Having various subject matter experts working remotely or on an opposing roster can always be a challenging time. Simply put, you may not have direct access to the type of advice or hands-on assistance that you are used to, but precious samples still need to be analysed. Obviously one can seek remote assistance from subject matter experts or instrument champions within your business, but this may take longer than usual. I think the vendor community can help here by increasing the amount of technical support that they offer their customers, for both instrument- and application-related issues. I urge vendors to make it as easy as possible to access the very best knowledge and experience within your company, to ensure your end-users are fully supported in all of their laboratory endeavours. If you have online resources which are not usually available to anyone but your own customers, then please consider making all of these available. Of course, suppliers of columns and consumables could also be providing this increased support.

Again, to everyone involved in the laboratory supply chain, you need to strive to hold the correct amount of stock so that the critical work of laboratories is not held up. Of course, I appreciate that you also need to protect your own staff, that your suppliers may also be having issues and that, for smaller suppliers, you may be facing financial constraints. However, for those who step up to the plate at this critical time, I am sure your efforts will not be forgotten by your customers in the long term.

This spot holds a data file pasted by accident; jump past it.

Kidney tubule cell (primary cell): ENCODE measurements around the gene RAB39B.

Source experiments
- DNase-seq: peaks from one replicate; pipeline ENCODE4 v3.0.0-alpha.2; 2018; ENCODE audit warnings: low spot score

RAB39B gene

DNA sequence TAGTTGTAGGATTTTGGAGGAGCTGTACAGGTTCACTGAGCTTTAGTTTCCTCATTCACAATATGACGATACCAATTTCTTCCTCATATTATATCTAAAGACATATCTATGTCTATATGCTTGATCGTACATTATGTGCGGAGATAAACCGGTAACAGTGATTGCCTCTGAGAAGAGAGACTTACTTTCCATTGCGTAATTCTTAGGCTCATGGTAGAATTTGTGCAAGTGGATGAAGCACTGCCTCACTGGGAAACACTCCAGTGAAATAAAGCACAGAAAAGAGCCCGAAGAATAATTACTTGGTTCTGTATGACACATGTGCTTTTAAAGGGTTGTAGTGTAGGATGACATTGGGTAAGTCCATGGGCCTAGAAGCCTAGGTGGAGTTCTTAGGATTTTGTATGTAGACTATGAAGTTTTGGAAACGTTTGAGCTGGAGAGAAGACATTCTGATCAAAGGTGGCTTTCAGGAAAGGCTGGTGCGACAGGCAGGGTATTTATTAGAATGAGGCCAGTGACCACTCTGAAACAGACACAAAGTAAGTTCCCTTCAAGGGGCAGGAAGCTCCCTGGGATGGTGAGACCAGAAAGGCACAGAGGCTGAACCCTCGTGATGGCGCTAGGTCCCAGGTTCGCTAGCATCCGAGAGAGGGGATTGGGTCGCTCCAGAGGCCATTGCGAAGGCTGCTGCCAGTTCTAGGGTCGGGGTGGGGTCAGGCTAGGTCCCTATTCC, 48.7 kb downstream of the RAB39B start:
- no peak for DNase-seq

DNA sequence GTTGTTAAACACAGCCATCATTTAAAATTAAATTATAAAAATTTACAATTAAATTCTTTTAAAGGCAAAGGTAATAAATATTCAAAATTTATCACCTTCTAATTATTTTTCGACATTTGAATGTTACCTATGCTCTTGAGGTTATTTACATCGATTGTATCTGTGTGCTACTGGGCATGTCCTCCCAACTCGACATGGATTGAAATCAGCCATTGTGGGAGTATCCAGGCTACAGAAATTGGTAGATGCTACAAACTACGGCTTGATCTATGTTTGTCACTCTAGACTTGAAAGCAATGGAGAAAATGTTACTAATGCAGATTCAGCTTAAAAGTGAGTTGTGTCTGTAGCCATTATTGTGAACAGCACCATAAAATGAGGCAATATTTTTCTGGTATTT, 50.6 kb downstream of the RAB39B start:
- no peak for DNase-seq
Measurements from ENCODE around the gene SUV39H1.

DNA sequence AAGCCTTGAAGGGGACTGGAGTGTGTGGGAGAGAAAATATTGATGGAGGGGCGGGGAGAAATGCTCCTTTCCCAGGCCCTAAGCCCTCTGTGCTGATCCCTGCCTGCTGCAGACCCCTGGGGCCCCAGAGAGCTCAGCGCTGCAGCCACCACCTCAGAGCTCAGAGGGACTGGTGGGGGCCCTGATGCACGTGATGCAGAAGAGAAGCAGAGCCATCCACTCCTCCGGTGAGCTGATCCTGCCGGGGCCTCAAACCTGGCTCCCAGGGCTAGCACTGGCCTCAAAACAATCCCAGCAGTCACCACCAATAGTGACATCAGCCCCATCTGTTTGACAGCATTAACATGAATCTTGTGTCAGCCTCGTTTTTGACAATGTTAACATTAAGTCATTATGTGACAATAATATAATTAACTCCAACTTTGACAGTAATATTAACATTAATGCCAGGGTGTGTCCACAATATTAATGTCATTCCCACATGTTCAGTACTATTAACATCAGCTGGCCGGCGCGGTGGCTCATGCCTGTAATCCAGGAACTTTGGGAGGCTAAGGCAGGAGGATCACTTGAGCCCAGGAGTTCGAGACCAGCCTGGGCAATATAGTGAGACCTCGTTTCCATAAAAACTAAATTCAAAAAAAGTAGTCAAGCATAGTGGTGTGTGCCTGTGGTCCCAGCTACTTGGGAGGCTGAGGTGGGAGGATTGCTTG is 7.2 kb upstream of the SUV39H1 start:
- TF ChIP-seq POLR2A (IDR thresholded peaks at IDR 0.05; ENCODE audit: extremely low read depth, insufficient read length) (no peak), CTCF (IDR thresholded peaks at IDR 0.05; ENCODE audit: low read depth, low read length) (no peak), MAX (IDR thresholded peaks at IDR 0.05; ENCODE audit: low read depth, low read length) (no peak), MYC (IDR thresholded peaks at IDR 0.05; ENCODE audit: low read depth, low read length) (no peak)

Of course, there will be others of you who are currently furloughed and are not able to attend the laboratory. I sincerely hope that this is a short-term measure for anyone in this situation.

Whatever your working situation, if you find yourself with a little more time on your hands, there are several options for keeping yourself “match-fit” for when you return to the laboratory. In fact, your goal should be to return as the new, improved version of yourself.

There are many resources for undertaking online training in chromatography techniques, including several which are free, and I’d recommend you visit LCGC’s CHROMacademy to explore the free learning modules, webcasts and guides (www.chromacademy.com), as well as the host of other resources from independent companies, instrument vendors and consumables suppliers which are also available. Furthermore, during this time your employer may be willing to support you undertaking some paid online learning, in order to make best use of your time. You may want to consider courses in the theory of chromatography, the underlying principles of the specific chromatography techniques and instrumentation which you use, or more general courses on troubleshooting or method development.